I had been on the path to becoming a Catholic for nearly twenty years. Coming from an Evangelical, Protestant background I had become an Anglican priest, learned to pray the rosary, understood and accepted the Catholic understanding of the Church, the sacraments and the priesthood. I spent a lot of time in Catholic Benedictine monasteries and attempted to follow the way of St Benedict. But I got stuck on the dogma of the Immaculate Conception of the Blessed Virgin Mary.
I understood the dogma, but didn’t know why the Catholics had to go and make it mandatory. As an Anglican I was comfortable with a certain amount of ambiguity–a certain open endedness to religion. Many things, I thought, were not clear in Scripture and therefore should be allowed to be held if people came to believe it, but that it should remain a “pious opinion.” In my worst moments I thought it was just another way for Catholics to exalt Mary more than necessary and that the whole things was not a “pious opinion” but an outright intentional deception.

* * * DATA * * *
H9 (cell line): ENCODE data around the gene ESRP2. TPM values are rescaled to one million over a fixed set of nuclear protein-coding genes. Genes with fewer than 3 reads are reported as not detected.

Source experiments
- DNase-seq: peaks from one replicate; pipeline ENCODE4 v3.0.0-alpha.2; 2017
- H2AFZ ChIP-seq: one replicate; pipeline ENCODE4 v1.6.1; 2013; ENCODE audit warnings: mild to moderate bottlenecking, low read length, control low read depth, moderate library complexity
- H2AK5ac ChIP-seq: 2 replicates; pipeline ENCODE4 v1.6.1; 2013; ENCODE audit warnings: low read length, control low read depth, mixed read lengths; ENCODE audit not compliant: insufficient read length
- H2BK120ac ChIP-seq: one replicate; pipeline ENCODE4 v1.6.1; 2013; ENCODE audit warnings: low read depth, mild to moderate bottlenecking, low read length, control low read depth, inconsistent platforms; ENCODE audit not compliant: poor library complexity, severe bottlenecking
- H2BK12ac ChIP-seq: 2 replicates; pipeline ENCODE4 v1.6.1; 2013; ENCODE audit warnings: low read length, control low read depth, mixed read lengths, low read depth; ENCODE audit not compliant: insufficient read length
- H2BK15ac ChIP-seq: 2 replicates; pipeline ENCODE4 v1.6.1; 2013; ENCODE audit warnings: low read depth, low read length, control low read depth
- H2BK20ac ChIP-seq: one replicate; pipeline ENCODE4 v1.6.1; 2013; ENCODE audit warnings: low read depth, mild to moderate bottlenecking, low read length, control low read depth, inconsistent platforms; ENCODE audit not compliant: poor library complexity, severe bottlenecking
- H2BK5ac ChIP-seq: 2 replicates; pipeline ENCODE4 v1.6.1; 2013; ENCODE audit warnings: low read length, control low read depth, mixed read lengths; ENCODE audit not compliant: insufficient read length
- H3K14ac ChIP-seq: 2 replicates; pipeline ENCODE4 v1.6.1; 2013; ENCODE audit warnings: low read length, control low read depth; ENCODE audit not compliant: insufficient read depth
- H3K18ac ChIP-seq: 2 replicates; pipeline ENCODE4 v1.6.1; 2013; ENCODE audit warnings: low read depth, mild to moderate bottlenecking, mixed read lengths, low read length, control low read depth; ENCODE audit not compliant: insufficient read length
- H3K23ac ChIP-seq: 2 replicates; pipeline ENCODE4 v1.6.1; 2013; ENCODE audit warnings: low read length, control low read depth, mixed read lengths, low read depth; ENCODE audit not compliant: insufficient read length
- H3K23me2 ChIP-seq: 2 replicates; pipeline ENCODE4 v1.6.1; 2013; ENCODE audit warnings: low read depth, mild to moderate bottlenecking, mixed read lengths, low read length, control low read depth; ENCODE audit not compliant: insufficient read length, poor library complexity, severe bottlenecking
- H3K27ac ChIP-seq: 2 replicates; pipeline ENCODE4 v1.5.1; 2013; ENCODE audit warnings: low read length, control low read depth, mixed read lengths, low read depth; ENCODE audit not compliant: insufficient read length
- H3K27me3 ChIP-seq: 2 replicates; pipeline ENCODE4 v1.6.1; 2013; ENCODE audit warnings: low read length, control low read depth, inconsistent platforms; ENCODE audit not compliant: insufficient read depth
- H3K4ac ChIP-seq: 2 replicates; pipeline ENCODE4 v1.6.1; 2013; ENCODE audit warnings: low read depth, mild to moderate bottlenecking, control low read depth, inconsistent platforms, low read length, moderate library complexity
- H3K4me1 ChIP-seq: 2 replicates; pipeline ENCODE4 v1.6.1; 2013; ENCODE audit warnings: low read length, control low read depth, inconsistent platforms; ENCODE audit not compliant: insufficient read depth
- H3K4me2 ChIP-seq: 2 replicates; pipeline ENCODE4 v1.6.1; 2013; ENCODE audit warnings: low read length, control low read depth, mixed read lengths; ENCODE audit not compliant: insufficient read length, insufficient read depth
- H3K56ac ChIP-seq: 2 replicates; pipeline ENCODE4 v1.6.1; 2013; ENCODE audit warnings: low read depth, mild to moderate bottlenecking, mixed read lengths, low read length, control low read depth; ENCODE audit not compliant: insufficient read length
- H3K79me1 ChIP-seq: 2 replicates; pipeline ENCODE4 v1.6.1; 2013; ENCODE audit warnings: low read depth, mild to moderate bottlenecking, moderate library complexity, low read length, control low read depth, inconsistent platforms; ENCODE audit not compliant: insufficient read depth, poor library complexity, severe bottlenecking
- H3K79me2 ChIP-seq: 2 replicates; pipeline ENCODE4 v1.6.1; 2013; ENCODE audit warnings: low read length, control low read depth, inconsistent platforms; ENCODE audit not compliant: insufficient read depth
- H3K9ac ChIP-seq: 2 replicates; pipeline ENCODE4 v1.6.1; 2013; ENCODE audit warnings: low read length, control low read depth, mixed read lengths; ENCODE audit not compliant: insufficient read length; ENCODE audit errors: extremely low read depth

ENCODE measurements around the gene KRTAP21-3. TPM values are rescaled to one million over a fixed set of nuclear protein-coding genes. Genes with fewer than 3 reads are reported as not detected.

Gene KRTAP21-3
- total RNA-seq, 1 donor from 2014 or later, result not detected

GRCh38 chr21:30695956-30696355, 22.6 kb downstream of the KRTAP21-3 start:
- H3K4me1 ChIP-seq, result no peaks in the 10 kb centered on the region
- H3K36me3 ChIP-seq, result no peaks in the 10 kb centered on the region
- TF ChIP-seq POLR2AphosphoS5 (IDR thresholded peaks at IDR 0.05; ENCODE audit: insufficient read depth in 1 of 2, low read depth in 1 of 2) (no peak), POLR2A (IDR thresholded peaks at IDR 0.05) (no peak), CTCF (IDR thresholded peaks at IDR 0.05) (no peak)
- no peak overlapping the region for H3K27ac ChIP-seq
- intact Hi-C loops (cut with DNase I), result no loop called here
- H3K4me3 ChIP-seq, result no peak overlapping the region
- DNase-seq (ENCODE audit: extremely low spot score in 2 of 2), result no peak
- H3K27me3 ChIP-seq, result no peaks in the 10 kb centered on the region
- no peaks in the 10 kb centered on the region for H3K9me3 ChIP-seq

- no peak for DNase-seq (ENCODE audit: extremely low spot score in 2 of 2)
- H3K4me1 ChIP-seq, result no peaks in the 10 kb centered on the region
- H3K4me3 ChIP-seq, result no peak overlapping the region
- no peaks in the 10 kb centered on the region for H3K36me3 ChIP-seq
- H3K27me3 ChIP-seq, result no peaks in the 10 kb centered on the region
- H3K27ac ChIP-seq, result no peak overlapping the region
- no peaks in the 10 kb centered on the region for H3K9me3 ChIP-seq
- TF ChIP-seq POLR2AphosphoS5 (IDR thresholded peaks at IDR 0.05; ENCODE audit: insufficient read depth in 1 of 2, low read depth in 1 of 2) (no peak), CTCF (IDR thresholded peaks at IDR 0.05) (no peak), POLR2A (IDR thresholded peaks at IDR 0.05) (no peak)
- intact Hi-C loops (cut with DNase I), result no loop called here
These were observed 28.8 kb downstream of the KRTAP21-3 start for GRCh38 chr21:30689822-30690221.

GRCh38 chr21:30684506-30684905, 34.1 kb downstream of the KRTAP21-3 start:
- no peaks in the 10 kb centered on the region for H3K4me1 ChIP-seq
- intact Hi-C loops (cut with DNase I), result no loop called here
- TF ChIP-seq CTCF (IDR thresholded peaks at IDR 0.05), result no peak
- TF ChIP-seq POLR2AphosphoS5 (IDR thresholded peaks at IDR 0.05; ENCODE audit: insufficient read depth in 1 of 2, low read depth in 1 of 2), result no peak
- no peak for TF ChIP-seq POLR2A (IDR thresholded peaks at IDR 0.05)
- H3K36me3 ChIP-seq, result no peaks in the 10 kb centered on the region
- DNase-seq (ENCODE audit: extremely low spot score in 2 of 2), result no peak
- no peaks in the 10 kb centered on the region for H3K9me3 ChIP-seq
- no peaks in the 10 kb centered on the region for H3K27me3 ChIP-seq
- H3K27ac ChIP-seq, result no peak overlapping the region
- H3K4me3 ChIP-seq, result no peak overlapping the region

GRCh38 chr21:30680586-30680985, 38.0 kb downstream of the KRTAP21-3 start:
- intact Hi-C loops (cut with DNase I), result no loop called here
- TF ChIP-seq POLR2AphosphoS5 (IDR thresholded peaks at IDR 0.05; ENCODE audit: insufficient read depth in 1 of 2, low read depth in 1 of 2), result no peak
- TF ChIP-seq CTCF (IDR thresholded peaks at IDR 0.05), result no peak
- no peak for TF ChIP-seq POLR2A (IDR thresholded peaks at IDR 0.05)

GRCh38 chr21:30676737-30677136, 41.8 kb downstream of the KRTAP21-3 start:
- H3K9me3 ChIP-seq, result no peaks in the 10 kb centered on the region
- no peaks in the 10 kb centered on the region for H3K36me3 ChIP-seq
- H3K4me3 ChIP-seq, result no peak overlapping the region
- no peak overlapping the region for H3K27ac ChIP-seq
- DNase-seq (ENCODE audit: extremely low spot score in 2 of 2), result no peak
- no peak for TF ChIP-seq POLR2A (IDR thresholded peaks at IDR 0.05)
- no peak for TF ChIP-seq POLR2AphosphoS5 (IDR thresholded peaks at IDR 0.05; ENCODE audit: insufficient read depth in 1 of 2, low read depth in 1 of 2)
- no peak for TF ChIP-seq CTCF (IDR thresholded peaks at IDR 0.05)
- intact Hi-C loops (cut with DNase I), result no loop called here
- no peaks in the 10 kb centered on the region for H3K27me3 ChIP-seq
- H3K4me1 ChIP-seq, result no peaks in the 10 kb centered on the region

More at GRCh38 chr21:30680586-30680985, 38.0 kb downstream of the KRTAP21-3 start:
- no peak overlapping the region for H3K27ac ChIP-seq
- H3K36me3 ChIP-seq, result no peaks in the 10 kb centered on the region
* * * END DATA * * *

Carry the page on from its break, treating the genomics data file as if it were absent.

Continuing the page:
I can remember arguing with a Catholic priest named Father Paul about the Immaculate Conception: “Thomas Aquinas didn’t believe it” I argued, and it isn’t strictly necessary because why just start with Mary being immaculately conceived? Why not her parents and their parents before them? There were three stepping stones that helped me see things differently. Read more.